The Carbon Capture Report builds on more than a decade of work at the University of Illinois and National Center for Supercomputing Applications (the birthplace of the modern web) leveraging some of the most powerful supercomputers in the world to synthesize the global news media and extract new meaning from it on behalf of industry and government.
There are over 10,000 news clipping services in existence today. Yet, the vast majority of these are technologists applying trendy software techniques without an understanding of how news functions or media services overhyping simplistic approaches.
As electronic news archives become more accessible, technologists are increasingly applying new software techniques, yet lack an understanding in how news functions in order to properly vet their work. In 2009 computer scientists at a top university published a study examining the interaction between the mainstream media and blogosphere. From a computational perspective, the project was extremely novel, using genetic typing algorithms to compute story signatures across a news datastore of tens of millions of articles, requiring algorithmic advances to make computation feasible, and using diffusion modeling to estimate the lead/lag interaction of blogs and mainstream press. Once communications and journalism scholars began exploring the study, however, they recognized a fundamental flaw in its logic: it relied on identifying and tracking the diffusion of "soundbites" across news coverage, making the assumption that every article about a story would use the same soundbite. Yet, journalists are trained to find their own unique angle on each story and to avoid using the same text and soundbites that others have already used, while soundbites are also shortened and permuted over time. Thus, while groundbreaking from a computational standpoint, the study's media findings are limited due to a poor understanding by its authors of how the news ecosystem functions.
Google News, one of the best-known news aggregators, offers basic clustering, organizing news articles from multiple outlets about the same story together. Yet, Google's approach is designed for coarse-scale clustering over the corpus of all news topics on the entire Internet in a given day. All stories about a company's revised efforts to clean up an environmental spill might be grouped together, preventing an analyst from exploring the distinct lineage and trajectory of the myriad substories involved. From the standpoint of all Internet news coverage, Google News' approach is ideal, since it groups content by core themes, but within a more constrained topic such as CCS or nuclear power, those trying to sort through the complexities of a large "metaevent" need the ability to filter coverage at a very fine resolution. Instead of traditional coarse statistical clustering, the Carbon Capture Report relies on sophisticated language models that describe the coverage of each day and use those to identify core "storylines" at very high precision, separating out coverage of a proposed CCS bill in Canada's Senate from one occurring at the same time in the US Senate.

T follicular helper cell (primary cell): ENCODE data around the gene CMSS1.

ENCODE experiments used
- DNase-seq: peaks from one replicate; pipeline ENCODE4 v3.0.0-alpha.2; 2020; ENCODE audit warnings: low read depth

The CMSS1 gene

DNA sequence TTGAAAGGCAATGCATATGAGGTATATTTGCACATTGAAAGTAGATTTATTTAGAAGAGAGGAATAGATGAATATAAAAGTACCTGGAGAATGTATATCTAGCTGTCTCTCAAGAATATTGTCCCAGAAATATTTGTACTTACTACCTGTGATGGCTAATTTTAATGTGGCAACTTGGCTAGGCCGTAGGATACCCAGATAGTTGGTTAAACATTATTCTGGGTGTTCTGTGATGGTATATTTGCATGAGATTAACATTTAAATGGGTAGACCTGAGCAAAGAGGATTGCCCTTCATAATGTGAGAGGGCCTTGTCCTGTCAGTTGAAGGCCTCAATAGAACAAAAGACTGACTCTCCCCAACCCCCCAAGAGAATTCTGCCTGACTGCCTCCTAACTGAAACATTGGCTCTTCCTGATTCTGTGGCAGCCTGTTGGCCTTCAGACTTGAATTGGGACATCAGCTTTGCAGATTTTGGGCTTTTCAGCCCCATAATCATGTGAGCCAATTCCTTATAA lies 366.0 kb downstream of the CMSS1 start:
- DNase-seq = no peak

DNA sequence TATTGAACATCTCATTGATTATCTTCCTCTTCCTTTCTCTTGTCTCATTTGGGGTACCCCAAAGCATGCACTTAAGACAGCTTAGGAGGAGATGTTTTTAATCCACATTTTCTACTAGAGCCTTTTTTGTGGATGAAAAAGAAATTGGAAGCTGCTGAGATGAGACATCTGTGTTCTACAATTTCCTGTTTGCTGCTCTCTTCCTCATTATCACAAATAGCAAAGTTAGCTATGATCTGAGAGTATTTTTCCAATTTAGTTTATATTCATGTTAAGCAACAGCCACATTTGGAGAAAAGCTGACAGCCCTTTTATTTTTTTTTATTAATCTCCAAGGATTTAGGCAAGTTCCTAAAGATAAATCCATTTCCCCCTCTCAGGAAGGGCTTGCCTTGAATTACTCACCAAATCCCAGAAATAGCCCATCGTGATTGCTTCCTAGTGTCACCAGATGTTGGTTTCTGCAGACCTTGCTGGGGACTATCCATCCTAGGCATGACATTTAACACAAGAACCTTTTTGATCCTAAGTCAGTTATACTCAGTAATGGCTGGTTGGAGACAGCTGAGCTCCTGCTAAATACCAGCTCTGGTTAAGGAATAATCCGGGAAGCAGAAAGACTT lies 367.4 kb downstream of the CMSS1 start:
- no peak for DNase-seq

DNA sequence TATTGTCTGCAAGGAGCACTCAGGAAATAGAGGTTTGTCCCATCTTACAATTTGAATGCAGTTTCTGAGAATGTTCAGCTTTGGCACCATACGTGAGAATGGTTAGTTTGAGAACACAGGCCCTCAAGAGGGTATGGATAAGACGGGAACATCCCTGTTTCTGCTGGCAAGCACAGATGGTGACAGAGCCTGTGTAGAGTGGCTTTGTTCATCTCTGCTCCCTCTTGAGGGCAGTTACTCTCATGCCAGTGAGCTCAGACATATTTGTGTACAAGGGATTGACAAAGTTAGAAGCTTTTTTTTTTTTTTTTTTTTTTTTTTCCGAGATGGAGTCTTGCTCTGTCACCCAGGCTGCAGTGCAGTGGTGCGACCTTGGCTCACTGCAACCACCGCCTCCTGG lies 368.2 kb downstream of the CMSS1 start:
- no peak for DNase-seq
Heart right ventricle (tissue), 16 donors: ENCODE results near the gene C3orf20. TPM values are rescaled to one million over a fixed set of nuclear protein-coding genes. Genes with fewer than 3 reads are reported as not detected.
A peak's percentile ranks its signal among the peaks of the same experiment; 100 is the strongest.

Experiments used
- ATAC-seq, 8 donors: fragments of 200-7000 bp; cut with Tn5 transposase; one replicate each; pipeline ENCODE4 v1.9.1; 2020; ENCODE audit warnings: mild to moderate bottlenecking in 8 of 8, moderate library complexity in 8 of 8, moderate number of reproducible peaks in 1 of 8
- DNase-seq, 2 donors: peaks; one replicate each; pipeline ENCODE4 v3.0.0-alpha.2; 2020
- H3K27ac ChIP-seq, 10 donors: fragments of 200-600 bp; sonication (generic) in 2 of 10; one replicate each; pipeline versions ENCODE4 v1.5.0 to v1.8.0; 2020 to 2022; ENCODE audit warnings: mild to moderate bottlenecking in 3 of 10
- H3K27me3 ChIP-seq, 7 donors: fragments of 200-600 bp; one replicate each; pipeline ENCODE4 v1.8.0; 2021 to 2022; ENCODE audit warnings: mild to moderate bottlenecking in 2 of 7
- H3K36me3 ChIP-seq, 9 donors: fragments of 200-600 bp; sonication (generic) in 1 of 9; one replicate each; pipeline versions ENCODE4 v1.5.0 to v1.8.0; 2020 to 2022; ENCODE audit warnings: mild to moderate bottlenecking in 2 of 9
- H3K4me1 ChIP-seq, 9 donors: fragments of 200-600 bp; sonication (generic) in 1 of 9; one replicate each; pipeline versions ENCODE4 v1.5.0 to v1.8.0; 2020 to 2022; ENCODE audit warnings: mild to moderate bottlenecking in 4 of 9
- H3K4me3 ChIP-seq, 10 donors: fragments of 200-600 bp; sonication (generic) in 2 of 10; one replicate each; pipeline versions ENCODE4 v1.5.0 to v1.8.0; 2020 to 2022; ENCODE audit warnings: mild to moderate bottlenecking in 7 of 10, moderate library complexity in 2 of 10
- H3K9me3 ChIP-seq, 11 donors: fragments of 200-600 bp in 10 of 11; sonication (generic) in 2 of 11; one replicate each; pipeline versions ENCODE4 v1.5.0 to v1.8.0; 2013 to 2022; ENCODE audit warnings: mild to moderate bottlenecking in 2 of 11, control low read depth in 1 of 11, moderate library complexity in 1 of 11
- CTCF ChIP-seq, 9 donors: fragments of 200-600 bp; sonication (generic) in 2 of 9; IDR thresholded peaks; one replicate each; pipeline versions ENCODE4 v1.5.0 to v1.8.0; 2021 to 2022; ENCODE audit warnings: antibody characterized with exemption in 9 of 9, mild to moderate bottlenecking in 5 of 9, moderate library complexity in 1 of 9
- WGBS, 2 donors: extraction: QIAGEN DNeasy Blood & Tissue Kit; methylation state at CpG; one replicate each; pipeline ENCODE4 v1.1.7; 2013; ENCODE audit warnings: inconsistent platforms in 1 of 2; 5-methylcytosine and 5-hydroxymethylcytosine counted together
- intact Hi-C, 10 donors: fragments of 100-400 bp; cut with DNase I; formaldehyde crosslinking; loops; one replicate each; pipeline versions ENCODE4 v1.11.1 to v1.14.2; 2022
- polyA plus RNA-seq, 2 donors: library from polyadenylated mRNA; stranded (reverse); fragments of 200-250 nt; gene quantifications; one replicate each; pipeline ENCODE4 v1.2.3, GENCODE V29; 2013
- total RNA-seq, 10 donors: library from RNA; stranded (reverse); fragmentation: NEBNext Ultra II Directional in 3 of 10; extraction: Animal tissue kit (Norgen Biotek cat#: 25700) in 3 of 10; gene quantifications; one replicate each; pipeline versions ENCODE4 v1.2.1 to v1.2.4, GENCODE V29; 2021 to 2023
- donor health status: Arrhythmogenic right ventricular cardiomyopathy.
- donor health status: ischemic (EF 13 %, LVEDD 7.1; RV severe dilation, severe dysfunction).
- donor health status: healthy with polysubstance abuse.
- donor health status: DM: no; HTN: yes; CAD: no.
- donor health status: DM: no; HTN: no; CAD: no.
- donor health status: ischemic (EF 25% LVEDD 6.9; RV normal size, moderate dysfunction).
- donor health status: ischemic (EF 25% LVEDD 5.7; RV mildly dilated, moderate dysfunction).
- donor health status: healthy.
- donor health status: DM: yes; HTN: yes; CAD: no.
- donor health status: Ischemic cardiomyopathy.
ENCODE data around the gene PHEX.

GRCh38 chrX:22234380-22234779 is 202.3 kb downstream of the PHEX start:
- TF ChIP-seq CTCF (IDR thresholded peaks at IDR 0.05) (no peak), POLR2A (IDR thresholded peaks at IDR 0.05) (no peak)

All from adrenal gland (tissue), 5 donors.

Similarly, seemingly advanced capabilities like "geographic insights" are often far more limited than marketing hype suggests. For example, the "blogosphere geocoding" service offered by one major media monitoring company only involves extracting the author's self-listed location, relying on the standardized author profile formats used on the major blogging platforms and recognizes only major capital city and country references. A random sample of 100 blogs covering the energy sectors that were hosted by the platforms supported by the company's product found that not a single one included geographic information. More importantly, more than 80% of the blogs discussing key energy sectors are not hosted on the core blogging platforms that provide a common geographic format. Thus, applying this company's technology to energy coverage would result in almost no usable geographic information. The Carbon Capture Report, on the other hand, uses a multi-layered approach to geographic information. In addition to using domain records and intelligent machine-learning approaches to automatically examine an outlet or Twitter account for geographic assignment information, it examines the full text of the article or post and uses a hyperlocal global geocoding system (capable of resolving the small city and landmark names often used in local news outlets and blogs) to identify, contextually disambiguate (is it Cairo Egypt or Cairo Illinois), and resolve to geographic lat/long coordinates every locative reference in the text. This uniquely permits the Carbon Capture Report to offer insights into both where coverage is originating and where it is focusing on.
Insights, Not Ad Buys
Finally, even the largest vendors rely primarily on the overall volume of coverage for their core metrics. For example, a typical "influencer" report is based on a rank ordering of the number of stories from each outlet that have gone on to be picked up by other outlets. Such a domain histogram will show that only 24% of New York Times coverage of carbon capture and sequestration (CCS) over the past 12 months has been covered elsewhere, while 69% of Oil Week's have. The same story covered in a British paper is far more likely to be picked up in social media than the equivalent story in a United States paper. Such patterns are all that customers of these tools are looking for: they want to know which papers to target with advertising campaigns to help sell their brands.
Few CCS practitioners, climate scientists, or wind power companies are in the market for large advertising campaigns: they are trying to understand the popular perception of their industry at large and predict how coverage will impact them. A simple domain-level histogram, even with a few formulaic twists, may yield insight into the top 10 outlets that tend to have more of their stories go viral (and help guide advertising expenditures), but does little to help understand the broader industry: the average mainstream outlet in CCS accounts for less than five hundredths of a percent of overall coverage, while 84% of CCS coverage comes from outlets that have published less than two articles a month on the subject. To model the news environment in such a field requires far more advanced methodologies. The Carbon Capture Report is leveraging new advances at the University of Illinois on language modeling to develop a model capable in early tests of correctly identifying nearly a third of all coverage each day as having no chance of going viral: helping to filter those articles that won't have a further impact on the media sphere. Network diffusion models being built to understand how news exchange across national borders has changed over the last half-century is being leveraged to model news interchange among energy sector outlets. Finally, actor-based interaction models, developed for business intelligence applications, are being applied to news to extract both structural and semantic (hidden) connections among the people and firms in the field.